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Periodical article Periodical article Leiden University catalogue Leiden University catalogue WorldCat catalogue WorldCat
Title:Baka pygmy hunting rituals in southern Cameroon: how to walk side by side with the elephant
Author:Joiris, Daou V.ISNI
Geographic term:Cameroon
rites of passage
External link:https://www.jstor.org/stable/41229823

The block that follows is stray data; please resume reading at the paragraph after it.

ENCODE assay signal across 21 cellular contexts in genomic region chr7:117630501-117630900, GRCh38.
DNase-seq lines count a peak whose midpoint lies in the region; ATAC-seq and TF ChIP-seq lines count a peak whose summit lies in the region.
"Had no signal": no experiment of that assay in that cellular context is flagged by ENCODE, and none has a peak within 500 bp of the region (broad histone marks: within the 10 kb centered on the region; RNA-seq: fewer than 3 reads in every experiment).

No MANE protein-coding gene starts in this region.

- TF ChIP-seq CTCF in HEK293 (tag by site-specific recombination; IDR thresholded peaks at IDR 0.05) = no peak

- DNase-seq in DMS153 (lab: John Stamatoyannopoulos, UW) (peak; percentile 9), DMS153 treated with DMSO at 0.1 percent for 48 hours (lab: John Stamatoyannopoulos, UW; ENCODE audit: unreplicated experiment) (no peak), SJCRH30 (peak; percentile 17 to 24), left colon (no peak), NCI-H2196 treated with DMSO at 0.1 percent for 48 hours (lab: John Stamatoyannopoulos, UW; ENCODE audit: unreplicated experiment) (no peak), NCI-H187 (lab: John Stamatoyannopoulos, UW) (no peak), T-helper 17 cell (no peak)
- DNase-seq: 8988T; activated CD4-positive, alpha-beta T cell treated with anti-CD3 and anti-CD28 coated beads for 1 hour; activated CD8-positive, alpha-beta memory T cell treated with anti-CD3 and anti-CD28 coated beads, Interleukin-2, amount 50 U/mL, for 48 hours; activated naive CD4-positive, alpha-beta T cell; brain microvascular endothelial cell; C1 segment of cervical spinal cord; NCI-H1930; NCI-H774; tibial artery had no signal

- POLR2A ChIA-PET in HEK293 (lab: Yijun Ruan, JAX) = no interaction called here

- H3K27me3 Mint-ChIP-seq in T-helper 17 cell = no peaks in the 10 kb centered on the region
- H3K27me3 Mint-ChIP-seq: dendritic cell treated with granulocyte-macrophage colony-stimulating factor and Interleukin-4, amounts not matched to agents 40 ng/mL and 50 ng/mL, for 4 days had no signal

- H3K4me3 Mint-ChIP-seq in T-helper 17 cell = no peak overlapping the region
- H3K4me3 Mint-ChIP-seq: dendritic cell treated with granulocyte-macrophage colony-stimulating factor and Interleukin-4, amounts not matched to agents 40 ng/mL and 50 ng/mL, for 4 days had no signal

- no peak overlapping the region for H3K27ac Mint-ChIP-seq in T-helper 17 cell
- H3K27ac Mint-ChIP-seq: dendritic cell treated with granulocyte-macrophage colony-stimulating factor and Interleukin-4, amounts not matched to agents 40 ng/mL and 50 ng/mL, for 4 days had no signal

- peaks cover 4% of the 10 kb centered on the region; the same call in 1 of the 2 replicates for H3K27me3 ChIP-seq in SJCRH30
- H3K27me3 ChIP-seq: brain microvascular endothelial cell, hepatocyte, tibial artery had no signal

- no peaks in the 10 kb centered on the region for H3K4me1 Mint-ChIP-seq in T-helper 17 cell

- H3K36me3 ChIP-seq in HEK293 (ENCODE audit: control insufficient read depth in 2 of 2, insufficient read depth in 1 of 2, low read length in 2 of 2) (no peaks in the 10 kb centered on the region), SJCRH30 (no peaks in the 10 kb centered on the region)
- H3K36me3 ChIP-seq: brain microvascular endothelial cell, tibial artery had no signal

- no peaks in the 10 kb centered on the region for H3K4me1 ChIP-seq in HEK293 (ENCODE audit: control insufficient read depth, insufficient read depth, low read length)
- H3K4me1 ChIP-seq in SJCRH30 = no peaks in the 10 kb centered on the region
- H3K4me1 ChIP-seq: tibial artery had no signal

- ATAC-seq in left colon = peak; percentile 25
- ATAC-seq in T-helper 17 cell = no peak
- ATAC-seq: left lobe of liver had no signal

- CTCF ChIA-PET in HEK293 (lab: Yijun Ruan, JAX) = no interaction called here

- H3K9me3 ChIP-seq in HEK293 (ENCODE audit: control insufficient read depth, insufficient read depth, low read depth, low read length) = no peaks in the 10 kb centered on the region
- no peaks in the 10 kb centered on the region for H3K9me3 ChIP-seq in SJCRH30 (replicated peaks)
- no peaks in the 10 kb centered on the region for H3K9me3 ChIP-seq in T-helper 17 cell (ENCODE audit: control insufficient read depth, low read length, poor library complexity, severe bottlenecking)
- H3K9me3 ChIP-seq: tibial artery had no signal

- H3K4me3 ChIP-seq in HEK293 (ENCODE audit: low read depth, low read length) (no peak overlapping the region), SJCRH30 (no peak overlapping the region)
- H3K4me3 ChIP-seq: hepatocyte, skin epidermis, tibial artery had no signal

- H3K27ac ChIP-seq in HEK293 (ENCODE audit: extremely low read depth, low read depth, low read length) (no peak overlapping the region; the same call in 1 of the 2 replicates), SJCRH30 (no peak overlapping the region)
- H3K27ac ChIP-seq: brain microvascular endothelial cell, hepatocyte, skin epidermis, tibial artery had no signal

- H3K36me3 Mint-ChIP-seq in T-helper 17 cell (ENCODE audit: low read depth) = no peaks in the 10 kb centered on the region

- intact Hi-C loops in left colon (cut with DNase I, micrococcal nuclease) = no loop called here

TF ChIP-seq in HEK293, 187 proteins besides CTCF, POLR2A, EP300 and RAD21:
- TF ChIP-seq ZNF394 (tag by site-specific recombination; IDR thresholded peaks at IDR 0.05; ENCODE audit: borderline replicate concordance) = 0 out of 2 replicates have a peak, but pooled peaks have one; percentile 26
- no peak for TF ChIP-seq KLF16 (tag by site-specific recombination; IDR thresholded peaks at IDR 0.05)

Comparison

Abstract:Among the Baka pygmies in southern Cameroon the hunt and particularly the great hunt - spear hunts looking, most notably, for elephant - is the object of an important ritual accompaniment before, during and after cynegetic activity. The Baka believe that wild animals are accompanied in the forest by spirit families of the deceased. It is to these forest powers of human origin that hunting rites are addressed. Hunting ceremonies are organized within the framework of ritual institutions of an informal nature which the Baka refer to as dances. The ethnographical elements presented here were observed between 1986 and 1991 in two Baka camps in the 'départements' of Boumba-et-Ngoko (East Province). The ceremonies observed in the Salapoumbe-Ndongo camp are described in the first part of the article while the hunting rites in the Bele camp are the subject of the second part. The historic evolution of some of these practices is considered and a comparative perspective with the pygmy ethnic group historically closest to the Baka, the Aka of the Central African Republic, and their neighbours, the Aka-Mbenzele of the Popular Republic of Congo, is introduced. The analysis of the hunting rites highlights the importance of collective music in relations between the Baka and game as well as between the Baka and spirits of the deceased. Bibliogr., notes, ref., sum. in French.